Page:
Bret Schundler says he is a great believer in educational accountability, willing to take on the statewide teachers’ union to establish a system that links teacher job security and pay to student learning.
But there are limits to the education commissioner’s commitment to accountability.
And those limits are based, not on union pushback, but on his own ideology. A former Democrat but now a self-described "Republican with libertarian instincts," he doesn’t want to see too much regulation of private schools that receive public money.
"We regulate everybody but we’re not going to regulate everybody the same,’’ said Schundler.
The contrast between Schundler’s insistence on close accountability in public schools and his instinct to preserve the independence of private schools, even private religious schools that operate with public money, is striking.
The central focus of Schundler’s accountability effort is the creation of a statewide, centralized data base that would allow the state to determine what factors — including the performance of individual teachers — result in student learning.
Can the state develop a system that shows correlations between individual teachers and student learning? "Absolutely," he said. In two years or less.
"Once you put all the data points into a large collection, once you put all that stuff into the system, you can begin to measure the impact of an independent variable," said Schundler. "You’ll have amazing data.’’
Amazing data that can be used to pay teachers bonuses or deny them a job.
But, when asked whether that same level of scrutiny should be applied to non-public schools, Schundler — once active in a number of state and national organizations promoting school choice and vouchers — demurred.
"I would make sure the money is used for education,’’ said Schundler, who called parental choice a "human right" and was chief operating officer of a Christian college in the Empire State Building.
He added, "That’s an appropriate measure of accountability.’’ He cited the U.S. Supreme Court’s warning against "excessive entanglement" of government with religious schools.
Uh, wait - the Supreme Court warning against "excessive entanglement" of government and religious schools has NOTHING to do with the government making sure that taxpayer-provided money to those schools is being used correctly.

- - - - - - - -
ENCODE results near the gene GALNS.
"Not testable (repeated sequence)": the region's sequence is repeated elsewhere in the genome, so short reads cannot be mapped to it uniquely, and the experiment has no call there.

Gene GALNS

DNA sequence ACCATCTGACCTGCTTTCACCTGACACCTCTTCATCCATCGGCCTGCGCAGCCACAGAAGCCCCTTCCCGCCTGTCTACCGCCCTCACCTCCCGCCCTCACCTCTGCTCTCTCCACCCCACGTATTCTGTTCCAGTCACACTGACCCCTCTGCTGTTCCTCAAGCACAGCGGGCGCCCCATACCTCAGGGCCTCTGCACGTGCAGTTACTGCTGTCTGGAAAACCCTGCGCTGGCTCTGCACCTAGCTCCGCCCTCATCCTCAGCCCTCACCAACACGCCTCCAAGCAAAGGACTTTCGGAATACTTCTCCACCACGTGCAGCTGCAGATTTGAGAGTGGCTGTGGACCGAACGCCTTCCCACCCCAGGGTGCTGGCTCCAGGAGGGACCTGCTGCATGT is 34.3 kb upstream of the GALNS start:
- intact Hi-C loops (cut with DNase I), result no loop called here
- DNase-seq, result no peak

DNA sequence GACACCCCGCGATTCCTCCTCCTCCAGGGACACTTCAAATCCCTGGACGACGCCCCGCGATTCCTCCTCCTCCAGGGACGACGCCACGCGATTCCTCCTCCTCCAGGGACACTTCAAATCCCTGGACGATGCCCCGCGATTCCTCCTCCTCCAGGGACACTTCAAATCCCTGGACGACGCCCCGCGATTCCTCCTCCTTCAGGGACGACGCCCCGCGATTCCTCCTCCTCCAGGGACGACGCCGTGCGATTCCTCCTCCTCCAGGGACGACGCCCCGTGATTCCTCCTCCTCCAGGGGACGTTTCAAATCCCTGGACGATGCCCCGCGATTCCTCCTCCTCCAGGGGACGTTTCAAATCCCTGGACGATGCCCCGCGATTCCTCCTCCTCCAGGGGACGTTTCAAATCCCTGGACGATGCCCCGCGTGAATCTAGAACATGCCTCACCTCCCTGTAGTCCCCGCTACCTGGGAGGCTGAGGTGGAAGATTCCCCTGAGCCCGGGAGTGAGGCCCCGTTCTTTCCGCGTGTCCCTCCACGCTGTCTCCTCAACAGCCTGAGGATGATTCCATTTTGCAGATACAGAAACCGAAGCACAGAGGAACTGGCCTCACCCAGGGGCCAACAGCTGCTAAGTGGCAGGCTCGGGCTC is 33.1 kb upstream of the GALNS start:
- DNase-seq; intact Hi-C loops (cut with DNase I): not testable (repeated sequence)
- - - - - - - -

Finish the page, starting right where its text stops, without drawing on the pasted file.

If the government is providing taxpayer money to ANY entity, the government ought to be able to regulate how that money is spent.
We can argue whether religious schools should get ANY government money (I say they shouldn't), but if they do, then those schools - and the teachers in the them - need to be held to the same "accountability standards" as public schools and public schools teachers.
But in the Chris Christie/Bret Schundler/Mayor Moneybags/Joel Klein/Andrew Cuomo/Michelle Rhee/Arne Duncan/Barack Obama world view of things, it seems accountability is ONLY for public schools and public school teachers.
Everybody else - including religious schools and charter schools run by for-profit companies - get passes on "accountability."
Which means there is no accountability at all.
POSTSCRIPT: I should add another little piece from the Jersey paper about the New Jersey Education Commissioner Bret Schundler:
Bret Schundler is like no education commissioner the state has ever had. He’s not an educator, but a businessman and a politician. He is more of an advocate for private schools than for public schools. He is a true believer in parental choice, something he deems "a human right."
And, in the midst of an ugly fight between his governor and the state’s largest teachers union, his spokesman refers to New Jersey schools as "wretched" — just when they led the nation in a countrywide test of educational achievement.
Okay, so he repudiated the word "wretched" when legislators and educators protested — but what does he really think of the public schools he is constitutionally sworn to support?
That’s not an easy question to answer, even after sitting with Schundler for three hours and talking about the schools.
While he conceded some New Jersey public schools are doing well, he also clearly believes that things have to change and that private schools, without their union rules and bureaucracies, are the models for reform.
But then he suggested veteran teachers should pack it in and retire for the good of the schools.
If 9,000 veteran teachers retire, he said, the savings will allow the rehiring of all teachers given layoff notices this spring. Laying off new teachers, he said, would mean the loss of "some of the most energetic, attractive teachers you have.’’
So veterans are not energetic?
"Sometimes when they’re in their last years, and they’re thinking about retiring, they’re not quite as driven."
There you have it - the NJ Ed commissioner despises New Jersey public schools, is an advocate of the voucher movement and thinks school choice is a "human right," hates unions and wants to replace as many veteran teachers with newbie McTeachers as he can.
He fits right in with Barack Obama, Arne Duncan, Mayor Moneybags, Joel Klein, et al.
I guess that's why the obese NJ governor appointed him to his position. (See here for why I included the word "obese" into the previous sentence.)